IBC Reflections: Axon’s Jan Eveleens discusses AVB-based live production POC


Axon CEO Jan Eveleens in front of the AVB-based networking POC at ISE2015. (Image credit: David Davies)

Broadcast network infrastructure solutions specialist Axon underlined its commitment to the Audio/Video Bridging (AVB) networking standards project at IBC2015 by unveiling an Ethernet AVB-based proof of concept geared towards the demands of live production. Among other applications, sports broadcast looks like a very relevant application, says Axon CEO Jan Eveleens, given that “latency and reliability are the most important elements [for such productions]. With AVB you get all the elements you need for that, including the synchronisation and bandwidth management.”

Whilst AVB has made significant inroads into industrial and automotive markets, and in a more limited way into pro-audio, its need for new switching equipment is felt by some to have held back mass-adoption. But Axon believes that AVB still has a strong future – not least in broadcast, where its “robust and reliable” capabilities lend themselves to the requirements of live video over IP.

Accordingly, the POC showcased at IBC2015 involved the management of 216 HD streams distributed over IT switchers (courtesy of Extreme Networks). New products were automatically detected in the network and files were transferred from one switch to another – without call for a Software Defined Network (SDN). Audio was then separately over the same network without the need to embed it. With Clock reference streams embedded in AVB, the POC highlighted the lack of requirement for separate reference distribution.

Responding to the suggestion that AVB has lately lost ground to some other approaches, Eveleens insisted that it is “a very important technology. AVB makes it possible to set-up and change a network very quickly; it really is plug-and-play. And you don’t have to think about management or reconfiguring an SDN; if there is insufficient bandwidth you will be warned and will not be allowed to make that connection. In situations where things change and you need flexibility, AVB can deliver – and you don’t have to be a wizard to make it work.”

Making easy work of heavy traffic

Speaking to SVG Europe on the Axon stand, Eveleens also stressed the underlying capabilities of AVB. “We are loading more than 90% [with this POC], which is a lot of traffic, and it still works reliably. I think it is in this area where AVB will really show its power compared to some other approaches,” he says.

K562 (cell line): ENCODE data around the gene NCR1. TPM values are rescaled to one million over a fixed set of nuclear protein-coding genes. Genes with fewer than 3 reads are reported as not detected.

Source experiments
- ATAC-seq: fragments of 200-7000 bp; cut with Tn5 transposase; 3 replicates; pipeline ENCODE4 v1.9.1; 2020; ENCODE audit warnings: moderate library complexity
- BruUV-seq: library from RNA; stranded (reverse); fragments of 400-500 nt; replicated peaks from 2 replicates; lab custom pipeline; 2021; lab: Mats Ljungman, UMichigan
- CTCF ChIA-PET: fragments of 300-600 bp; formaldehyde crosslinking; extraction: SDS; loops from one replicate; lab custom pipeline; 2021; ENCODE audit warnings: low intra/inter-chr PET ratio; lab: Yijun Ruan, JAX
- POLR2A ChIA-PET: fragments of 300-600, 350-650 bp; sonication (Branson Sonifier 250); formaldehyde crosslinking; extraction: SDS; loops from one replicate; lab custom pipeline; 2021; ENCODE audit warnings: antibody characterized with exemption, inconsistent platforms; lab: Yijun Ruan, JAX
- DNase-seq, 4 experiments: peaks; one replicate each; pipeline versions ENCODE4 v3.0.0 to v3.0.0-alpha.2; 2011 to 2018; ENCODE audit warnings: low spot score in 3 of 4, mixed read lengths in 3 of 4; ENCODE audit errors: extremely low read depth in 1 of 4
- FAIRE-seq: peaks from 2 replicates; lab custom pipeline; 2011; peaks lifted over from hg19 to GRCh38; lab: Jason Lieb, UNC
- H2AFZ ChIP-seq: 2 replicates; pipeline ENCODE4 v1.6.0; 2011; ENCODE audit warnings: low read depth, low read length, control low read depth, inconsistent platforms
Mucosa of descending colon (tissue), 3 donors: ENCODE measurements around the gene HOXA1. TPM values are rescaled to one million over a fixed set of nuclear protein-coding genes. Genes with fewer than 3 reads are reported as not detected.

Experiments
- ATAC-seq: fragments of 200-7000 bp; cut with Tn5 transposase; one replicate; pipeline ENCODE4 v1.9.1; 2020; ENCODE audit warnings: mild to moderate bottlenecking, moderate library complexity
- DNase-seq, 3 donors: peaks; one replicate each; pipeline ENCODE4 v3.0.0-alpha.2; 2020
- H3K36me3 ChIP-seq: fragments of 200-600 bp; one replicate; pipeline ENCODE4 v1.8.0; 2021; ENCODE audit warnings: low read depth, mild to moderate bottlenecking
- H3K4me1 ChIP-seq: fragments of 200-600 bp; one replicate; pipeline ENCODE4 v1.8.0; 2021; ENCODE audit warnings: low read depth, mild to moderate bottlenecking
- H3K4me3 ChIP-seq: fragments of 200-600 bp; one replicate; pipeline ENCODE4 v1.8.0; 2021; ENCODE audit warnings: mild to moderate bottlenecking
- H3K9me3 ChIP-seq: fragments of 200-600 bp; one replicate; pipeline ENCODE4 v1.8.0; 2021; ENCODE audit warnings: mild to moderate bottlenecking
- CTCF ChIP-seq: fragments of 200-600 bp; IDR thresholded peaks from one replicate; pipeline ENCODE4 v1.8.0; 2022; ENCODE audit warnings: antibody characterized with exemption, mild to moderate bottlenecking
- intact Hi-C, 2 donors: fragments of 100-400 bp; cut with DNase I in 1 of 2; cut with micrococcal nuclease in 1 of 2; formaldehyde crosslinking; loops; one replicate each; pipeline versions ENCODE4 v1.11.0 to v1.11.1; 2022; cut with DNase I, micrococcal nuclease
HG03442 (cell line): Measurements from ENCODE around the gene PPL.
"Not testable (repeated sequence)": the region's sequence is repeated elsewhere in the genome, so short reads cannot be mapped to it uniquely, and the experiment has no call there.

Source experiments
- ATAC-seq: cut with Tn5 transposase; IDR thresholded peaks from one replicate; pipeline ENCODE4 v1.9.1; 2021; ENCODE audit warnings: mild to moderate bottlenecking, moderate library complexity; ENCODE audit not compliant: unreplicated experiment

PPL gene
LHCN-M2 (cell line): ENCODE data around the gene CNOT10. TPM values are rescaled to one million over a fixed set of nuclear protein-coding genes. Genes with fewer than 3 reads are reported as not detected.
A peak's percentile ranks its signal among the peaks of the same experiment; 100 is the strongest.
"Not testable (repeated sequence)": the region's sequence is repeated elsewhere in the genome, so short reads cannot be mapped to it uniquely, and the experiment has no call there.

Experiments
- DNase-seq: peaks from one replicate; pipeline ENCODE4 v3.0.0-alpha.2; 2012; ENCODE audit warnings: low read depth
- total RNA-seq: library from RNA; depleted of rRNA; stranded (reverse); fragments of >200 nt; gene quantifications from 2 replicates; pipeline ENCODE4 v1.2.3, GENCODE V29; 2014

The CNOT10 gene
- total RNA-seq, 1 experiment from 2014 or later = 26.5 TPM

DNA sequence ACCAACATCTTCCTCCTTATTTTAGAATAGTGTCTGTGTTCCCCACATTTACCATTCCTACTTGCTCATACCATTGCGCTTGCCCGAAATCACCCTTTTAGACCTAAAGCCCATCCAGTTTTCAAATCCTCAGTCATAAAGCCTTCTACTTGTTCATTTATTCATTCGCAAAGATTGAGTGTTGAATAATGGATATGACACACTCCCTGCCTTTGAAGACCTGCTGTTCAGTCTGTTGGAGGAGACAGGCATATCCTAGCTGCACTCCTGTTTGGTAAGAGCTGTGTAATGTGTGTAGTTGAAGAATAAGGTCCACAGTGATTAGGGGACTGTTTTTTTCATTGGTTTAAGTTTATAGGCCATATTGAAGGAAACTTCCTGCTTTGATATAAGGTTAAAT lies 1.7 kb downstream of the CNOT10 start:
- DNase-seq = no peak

Nonetheless, the manufacturer retains an agnostic approach and continues to innovate in order to support other technologies – not least SMPTE S2022-6, which defines a unidirectional IP-based protocol for the transport of real-time video, audio and ancillary signals. Axon says it is helping organisations prepare for the transition from SDI by developing conversion solutions using both AVB and S2022-6 to be able convert to and from SDI and cross-convert. In line with this, the POC at IBC also featured a Utah Scientific router delivering SDI and S2022 content to other areas of Axon’s booth.

In addition, ISE2015 found Axon supporting demonstrations of the LiveIP project on the European Broadcasting Union stand following its recent collaboration with the EBU and Belgian public broadcaster VRT. The presentations – which took place throughout the show – incorporated Axon’s Synview networked multiviewer in an S2022 infrastructure.

Speaking in advance of IBC2015, Axon CTO Peter Schut remarked: “We see ourselves as a conversion company and our focus is to provide solutions that enable our customers to enjoy greater flexibility and easier expansion as they upgrade their operations to 4K and IP – without the need to replace their complete infrastructure. It’s still early days for video and audio over Ethernet and the majority of broadcast equipment is still SDI. We expect hybrid systems (a mix of SDI and Ethernet/IP) to emerge and remain for years to come. With this in mind, our range of Synapse signal-processing cards are already fitted with both coax and Ethernet connectors, so that they can eventually be upgraded to accept Ethernet/IP, protecting the initial investment. Later this year, we will also begin to ship a new range of SDI-AVB cards to help those customers who are ready to make the transition.”

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